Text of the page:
When the school is a public school and the school disciplines for failing to turn over incriminating information, it sounds to me like the state compelling one to testify against oneself.

    Many (most?) states protect passwords via the 5th amendment interpretation of the 4th (police can’t make you tell them your cell password to search your phone without a warrant).


  29. - Federalist - Friday, Jan 23, 15 @ 1:38 pm:

    A warrant should be required to do this.


  30. - JS Mill - Friday, Jan 23, 15 @ 3:07 pm:

    @- crazybleedingheart - The courts have not applied the Constitutional protections to students in the same manner as they have to adults. Prevailing interest in the safety and well being or disruption of the educational process are often cited.


  31. - State Rep Mike Fortner - Friday, Jan 23, 15 @ 3:15 pm:

    Public Act 98-129 which is referenced in Rich’s update #1 was a follow up to the Facebook privacy act passed in the prior year that affected employers. The point of the act is in item a: “It is unlawful for a post-secondary school to request
    or require a student or his or her parent or guardian to provide a password or other related account information in order to gain access to the student’s account or profile on a social networking website or to demand access in any manner to a student’s account or profile on a social networking website.”

    The purpose was to protect password privacy since there were no prior regulations governing this. Everything else that follows in the act provides for specific exceptions governing use of the school’s electronic equipment and reasonable cause that the website has evidence that the student has violated a disciplinary policy of the school.

    It is ironic that an act that improved privacy for social media passwords is now cited as a way to reduce the privacy of those very same passwords.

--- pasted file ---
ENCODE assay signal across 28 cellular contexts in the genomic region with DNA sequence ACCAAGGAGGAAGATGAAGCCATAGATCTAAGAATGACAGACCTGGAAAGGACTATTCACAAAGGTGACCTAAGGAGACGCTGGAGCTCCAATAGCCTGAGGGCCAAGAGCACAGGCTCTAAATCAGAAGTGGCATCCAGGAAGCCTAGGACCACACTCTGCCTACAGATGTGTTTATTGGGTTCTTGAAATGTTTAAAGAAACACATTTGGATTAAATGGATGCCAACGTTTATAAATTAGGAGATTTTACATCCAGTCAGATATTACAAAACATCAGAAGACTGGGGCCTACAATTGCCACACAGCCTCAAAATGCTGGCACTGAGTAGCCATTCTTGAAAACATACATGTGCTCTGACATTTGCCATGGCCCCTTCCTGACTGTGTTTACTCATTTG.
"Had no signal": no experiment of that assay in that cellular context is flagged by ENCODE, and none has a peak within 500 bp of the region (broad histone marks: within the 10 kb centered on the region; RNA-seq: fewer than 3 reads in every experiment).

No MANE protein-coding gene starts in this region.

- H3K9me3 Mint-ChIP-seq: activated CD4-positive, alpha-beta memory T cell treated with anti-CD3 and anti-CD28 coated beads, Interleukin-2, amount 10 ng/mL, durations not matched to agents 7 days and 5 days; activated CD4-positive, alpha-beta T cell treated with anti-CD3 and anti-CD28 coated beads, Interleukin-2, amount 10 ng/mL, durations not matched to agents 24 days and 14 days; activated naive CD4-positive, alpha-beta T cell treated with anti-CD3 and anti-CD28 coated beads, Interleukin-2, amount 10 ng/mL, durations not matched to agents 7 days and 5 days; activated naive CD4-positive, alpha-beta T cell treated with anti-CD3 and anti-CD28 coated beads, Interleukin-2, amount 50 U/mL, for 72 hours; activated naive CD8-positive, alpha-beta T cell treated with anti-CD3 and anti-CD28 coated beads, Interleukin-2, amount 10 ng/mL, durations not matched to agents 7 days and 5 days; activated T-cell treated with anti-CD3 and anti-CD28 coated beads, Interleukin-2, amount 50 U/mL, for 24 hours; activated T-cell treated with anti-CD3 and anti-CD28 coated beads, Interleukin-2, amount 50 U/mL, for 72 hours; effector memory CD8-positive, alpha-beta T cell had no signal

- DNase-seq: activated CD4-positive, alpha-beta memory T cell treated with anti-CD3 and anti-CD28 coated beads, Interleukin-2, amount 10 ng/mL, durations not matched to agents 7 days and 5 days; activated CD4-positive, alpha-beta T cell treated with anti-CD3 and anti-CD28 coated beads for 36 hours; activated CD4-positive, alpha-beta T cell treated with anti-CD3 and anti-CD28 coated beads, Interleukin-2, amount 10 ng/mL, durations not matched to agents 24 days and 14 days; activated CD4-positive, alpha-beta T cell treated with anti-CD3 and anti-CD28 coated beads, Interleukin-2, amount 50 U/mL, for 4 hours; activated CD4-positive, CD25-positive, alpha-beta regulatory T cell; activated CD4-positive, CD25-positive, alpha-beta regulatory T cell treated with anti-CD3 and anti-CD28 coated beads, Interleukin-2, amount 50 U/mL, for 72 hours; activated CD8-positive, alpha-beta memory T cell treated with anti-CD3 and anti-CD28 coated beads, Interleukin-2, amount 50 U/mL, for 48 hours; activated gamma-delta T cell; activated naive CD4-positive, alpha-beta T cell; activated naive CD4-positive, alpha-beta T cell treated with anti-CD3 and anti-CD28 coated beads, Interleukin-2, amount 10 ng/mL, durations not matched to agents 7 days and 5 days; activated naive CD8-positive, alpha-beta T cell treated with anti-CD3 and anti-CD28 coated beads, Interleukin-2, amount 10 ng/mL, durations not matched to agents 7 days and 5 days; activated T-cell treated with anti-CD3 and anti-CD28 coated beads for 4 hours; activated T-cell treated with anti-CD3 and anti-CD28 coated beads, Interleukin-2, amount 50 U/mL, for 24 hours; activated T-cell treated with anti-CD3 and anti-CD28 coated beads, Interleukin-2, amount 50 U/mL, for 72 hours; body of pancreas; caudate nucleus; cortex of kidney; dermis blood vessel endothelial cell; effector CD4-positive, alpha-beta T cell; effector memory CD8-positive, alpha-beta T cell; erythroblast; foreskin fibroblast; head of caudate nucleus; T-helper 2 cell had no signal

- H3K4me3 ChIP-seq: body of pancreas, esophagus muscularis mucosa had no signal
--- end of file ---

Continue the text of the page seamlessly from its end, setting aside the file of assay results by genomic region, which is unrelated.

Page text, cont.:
32. - State Rep Mike Fortner - Friday, Jan 23, 15 @ 3:21 pm:

    Continuing, since I bumped the post button —

    The introduced bill actually applied equally to all schools, but it was amended to only affect post-secondary with the original language. Other schools (elementary and secondary) were given the reduced requirement of notification.


  33. - Backwards - Monday, Jan 26, 15 @ 3:30 pm:

    That ACLU response is pathetic.

    What is the difference between a dragnet of collecting passwords, or singling out one kid or another to get his or her passwords? It’s illegal, and as many have noted a violation of the T&C of most social media sites.

    The ACLU proves itself once again to be obsolete in the protection of Civil Liberties.


  34. - Rich Miller - Monday, Jan 26, 15 @ 3:32 pm:

    === difference between a dragnet of collecting passwords, or singling out===

    One is, by definition, a massive sweep. The other is targeted based upon a complaint.


  35. - Backwards - Monday, Jan 26, 15 @ 3:41 pm:

    Pretty sure the Fourth Amendment is worded to that it protects individual rights, not just rights violated in a massive sweep.

    The school can request your password information based on violation of school policy, not necessarily any type of complaint.

    Here is the wording
    ‘the elementary or secondary school may
    request or require a student to provide a password or other related account information in order to gain access to the student’s account or profile on a social networking website if the elementary or secondary school has reasonable cause to believe that the student’s account on a social networking website contains evidence that the student has violated a school disciplinary rule or policy’

    So a student comes in wearing wrong height socks (this really has happened) and the vio0ation of disciplinary rules allows that passwords can then be provided to the school.


  36. - Www.Pdcstjohn.Com - Monday, Jan 26, 15 @ 8:10 pm:

    Hey there, You’ve got carried out a wonderful job medicare ’solutions. I am going to unquestionably reddit them plus my own look at advocate to be able to friends and neighbors. Almost certainly they are taken advantage of this website.


Sorry, comments for this post are now closed.